Since you can't order the whole thing, you realize that you'll have to put it together in parts. You also realize that since you're making a fusion protein, it will be difficult to use restriction endonucleases to assemble the two coding regions without inserting possibly deleterious AA residues between them. You therefore decide to attempt construction of the whole piece by assembly PCR, which will require template DNA for both pepA and gfp. You have DNA that codes for gfp on hand in a BioBrick vector. The DNA for pepA, however, doesn't exist and is too big to make by either primer annealing (200bp w/ IDT Ultramer oligo synthesis; this is very expensive, anyway) or primer extension (two 170bp ultramers will cost >$400; compared to a straight-up synthesis order, this seems too costly and risky, since the primers might just not work because of cryptic hairpinning or something weird). You decide to synthesize the 330bp of pepA with the 2xGGGS linker and RBS, which will run >$500, but since no other version of the DNA is easily attainable for PCR, you figure it will save time (and therefore money) if you just get it synthesized and sent in <2wks. Inclusion of the RBS and linker in the synthesized construct will shorten the primers needed to do PCR, which will enhance the chances of primers working as intended.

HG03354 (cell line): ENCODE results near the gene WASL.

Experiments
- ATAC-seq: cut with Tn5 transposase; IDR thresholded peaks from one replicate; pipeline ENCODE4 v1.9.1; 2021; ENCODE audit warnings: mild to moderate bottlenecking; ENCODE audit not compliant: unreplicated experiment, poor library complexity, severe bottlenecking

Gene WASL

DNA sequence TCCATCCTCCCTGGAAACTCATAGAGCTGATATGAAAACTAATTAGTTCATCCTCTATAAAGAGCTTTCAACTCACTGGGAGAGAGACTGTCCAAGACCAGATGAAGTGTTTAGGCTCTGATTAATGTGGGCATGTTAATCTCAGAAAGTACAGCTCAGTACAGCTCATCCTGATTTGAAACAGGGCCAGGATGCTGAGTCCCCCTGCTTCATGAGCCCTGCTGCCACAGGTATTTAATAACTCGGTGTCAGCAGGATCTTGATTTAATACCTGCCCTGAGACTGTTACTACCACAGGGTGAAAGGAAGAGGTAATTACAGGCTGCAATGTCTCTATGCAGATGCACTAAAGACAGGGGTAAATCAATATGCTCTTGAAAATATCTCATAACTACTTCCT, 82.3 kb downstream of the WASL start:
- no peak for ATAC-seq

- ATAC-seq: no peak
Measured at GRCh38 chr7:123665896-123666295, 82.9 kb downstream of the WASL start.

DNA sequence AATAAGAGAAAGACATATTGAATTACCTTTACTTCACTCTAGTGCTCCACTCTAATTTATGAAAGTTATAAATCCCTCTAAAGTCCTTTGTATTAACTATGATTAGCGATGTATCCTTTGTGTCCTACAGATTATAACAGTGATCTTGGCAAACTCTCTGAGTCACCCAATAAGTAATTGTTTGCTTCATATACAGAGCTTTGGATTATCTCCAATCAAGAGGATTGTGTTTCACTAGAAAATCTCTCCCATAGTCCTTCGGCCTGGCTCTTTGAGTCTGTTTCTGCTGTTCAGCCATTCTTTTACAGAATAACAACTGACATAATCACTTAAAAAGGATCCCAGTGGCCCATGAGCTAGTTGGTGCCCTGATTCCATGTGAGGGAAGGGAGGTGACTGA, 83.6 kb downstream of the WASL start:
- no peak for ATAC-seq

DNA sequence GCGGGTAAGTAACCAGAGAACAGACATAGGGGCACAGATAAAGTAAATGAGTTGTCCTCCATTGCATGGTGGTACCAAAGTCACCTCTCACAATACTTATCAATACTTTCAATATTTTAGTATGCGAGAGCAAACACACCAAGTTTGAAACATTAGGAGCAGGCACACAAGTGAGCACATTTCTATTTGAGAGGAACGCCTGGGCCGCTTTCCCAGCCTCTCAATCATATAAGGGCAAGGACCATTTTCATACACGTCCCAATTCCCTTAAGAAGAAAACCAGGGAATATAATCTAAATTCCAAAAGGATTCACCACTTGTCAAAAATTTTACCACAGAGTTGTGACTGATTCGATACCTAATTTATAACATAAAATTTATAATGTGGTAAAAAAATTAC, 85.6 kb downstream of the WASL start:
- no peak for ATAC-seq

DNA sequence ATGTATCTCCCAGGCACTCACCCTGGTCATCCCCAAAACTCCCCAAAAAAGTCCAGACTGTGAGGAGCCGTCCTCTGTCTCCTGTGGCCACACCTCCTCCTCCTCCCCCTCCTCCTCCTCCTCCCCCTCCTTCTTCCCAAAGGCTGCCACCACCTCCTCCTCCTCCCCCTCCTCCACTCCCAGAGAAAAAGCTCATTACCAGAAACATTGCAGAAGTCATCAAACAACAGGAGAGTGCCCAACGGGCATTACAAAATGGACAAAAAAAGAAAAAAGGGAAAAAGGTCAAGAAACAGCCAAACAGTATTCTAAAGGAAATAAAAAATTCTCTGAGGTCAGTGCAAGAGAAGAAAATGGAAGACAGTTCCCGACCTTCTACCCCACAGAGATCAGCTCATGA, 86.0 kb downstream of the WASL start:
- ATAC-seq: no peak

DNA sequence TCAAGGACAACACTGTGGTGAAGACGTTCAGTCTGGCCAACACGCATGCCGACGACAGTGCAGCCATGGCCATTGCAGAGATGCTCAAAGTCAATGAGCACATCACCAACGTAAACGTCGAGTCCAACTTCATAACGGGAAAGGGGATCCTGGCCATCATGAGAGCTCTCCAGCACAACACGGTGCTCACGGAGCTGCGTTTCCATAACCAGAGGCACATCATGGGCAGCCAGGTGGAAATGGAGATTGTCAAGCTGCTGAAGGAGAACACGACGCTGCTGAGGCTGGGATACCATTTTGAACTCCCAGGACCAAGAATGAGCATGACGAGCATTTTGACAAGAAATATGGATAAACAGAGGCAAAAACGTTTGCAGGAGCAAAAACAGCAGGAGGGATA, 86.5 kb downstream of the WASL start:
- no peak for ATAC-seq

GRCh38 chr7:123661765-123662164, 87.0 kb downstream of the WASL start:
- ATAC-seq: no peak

So, now you have DNA for pepA and gfp and you want to assemble them by assembly PCR. You remember you need to include your promoter, terminator, and cut sites. All of these you can simply include in your PCR primers for the PCR reactions in the first step of assembly PCR. The primers will be big (>70bp) at times, but as long as there's a 20bp overlap w/ the template, the odds of the primers working are good. Also, if you have cut sites near the ends of your primers that you're intending to use, it's a good idea to include a 5bp spacer between the cut site and the end of the strand, since endonucleases sometimes loose efficiency if the cut sites are too close to the end of the strand (see the NEB catalogue appendix for how much room they need).
With your primers designed and ordered and necessary templates in hand, you are now ready to begin building. Here is the set of steps necessary to complete construction:
- Perform the first PCR reactions (recommend: 50µl total volume of Invitrogen HiFi Platinum supermix) to amplify pepA and gfp with the necessary parts (promoter, terminator, cut sites) built into the primers.
- Run 10µl of the 50µl PCR reactions on a gel to confirm product.
- Use 0.5µl of each PCR reaction as template for the second round of assembly PCR. Use the leftmost and rightmost primers to amplify the assembled piece (residual primer from the previous PCR reaction are diluted to negligible levels).
- Run 10µl of the second PCR reaction on a gel to confirm product. Product should be the size of the sum of the two assembled genes.
- If you got product, purify your PCR reaction mixture (recommend: Qiagen's PCR purification kit).
- Cut your purified insert w/